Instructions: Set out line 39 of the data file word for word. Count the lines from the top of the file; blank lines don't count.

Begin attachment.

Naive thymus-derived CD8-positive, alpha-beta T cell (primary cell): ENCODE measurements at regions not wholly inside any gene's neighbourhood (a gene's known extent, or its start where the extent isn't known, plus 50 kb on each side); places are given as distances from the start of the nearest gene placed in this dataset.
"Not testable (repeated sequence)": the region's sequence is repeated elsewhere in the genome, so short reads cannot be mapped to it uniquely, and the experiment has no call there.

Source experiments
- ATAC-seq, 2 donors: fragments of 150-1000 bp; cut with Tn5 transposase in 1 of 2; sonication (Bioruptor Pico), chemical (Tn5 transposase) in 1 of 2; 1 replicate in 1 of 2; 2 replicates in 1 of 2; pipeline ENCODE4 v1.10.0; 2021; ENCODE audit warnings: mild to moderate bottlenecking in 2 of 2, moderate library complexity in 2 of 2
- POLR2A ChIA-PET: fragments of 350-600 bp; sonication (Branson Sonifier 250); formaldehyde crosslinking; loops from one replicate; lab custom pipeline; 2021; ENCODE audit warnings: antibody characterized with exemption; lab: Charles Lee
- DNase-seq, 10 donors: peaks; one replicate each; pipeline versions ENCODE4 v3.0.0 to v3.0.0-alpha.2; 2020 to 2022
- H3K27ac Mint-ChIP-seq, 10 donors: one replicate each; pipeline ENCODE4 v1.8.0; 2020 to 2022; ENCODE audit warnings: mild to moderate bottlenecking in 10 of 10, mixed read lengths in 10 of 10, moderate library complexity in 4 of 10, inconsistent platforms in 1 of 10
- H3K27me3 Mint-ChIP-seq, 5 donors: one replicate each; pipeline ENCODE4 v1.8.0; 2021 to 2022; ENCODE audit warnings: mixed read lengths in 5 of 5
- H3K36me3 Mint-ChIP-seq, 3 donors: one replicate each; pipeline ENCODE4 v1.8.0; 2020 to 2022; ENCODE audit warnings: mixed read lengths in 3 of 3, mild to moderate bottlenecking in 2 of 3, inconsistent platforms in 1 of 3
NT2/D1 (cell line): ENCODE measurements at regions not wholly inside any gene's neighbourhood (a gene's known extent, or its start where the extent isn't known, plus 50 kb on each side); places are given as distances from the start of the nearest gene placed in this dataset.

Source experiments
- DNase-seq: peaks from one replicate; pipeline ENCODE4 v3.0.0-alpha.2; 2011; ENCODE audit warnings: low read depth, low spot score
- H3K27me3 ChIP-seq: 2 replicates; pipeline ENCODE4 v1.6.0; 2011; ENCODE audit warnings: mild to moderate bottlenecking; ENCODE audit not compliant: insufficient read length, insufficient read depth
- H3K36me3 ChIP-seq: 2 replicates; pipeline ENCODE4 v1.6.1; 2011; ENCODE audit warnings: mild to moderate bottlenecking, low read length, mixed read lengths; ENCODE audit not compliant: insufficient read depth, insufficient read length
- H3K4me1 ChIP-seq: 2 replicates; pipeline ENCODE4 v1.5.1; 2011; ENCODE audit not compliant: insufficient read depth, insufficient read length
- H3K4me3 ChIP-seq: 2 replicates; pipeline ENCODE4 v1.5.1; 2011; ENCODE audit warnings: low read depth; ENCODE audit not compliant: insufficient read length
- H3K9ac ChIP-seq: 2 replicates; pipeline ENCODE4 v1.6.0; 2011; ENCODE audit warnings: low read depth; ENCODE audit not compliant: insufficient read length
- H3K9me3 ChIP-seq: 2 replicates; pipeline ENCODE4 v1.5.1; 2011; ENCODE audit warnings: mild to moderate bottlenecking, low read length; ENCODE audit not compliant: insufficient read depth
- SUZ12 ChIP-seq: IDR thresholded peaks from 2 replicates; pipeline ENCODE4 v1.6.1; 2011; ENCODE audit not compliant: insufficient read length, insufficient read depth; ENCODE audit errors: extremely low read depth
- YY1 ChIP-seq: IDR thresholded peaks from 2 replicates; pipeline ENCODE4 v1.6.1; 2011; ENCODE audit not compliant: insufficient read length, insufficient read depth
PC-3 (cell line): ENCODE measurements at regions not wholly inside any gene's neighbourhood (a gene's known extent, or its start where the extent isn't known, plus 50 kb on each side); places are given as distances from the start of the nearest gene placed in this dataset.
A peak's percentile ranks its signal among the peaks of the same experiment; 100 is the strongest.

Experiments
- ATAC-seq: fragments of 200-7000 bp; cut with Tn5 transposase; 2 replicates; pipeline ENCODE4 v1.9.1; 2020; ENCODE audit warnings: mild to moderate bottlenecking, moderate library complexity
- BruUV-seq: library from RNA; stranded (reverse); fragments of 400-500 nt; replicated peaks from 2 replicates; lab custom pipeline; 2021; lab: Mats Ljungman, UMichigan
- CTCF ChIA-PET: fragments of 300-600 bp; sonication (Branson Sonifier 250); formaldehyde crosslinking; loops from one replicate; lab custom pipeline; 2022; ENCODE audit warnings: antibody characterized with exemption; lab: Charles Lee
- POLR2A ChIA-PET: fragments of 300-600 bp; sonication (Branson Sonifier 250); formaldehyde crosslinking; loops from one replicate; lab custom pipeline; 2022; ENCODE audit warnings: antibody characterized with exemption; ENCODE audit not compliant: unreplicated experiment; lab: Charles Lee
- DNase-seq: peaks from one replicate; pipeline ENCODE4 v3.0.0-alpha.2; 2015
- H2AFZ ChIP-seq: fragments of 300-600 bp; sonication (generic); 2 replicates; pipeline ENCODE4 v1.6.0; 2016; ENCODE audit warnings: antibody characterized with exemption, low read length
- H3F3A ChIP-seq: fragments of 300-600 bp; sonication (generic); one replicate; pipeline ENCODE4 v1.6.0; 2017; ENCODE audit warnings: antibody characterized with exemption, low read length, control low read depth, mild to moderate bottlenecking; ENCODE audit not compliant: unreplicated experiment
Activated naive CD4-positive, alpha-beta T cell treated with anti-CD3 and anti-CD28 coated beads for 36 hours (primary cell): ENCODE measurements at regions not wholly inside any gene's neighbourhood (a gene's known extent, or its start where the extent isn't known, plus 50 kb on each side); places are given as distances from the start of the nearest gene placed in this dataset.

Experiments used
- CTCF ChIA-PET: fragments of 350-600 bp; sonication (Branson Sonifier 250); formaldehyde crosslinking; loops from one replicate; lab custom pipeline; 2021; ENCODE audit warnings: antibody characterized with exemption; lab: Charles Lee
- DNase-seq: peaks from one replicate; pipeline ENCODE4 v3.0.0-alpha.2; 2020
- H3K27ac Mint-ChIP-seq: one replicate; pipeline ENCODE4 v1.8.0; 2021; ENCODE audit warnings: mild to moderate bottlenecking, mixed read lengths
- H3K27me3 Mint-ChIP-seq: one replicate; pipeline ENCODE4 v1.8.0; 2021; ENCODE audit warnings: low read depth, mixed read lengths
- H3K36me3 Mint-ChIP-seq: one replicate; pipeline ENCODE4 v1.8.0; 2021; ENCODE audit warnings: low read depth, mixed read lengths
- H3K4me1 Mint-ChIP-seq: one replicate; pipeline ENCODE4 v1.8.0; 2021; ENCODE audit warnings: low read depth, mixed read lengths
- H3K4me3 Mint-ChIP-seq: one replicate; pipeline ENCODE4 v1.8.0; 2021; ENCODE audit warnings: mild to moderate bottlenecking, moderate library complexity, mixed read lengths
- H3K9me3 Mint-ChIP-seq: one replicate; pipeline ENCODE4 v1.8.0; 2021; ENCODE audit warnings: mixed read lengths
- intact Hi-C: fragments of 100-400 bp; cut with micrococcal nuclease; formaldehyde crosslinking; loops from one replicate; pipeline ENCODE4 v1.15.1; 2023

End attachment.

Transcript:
- H3K4me3 Mint-ChIP-seq: one replicate; pipeline ENCODE4 v1.8.0; 2021; ENCODE audit warnings: mild to moderate bottlenecking, moderate library complexity, mixed read lengths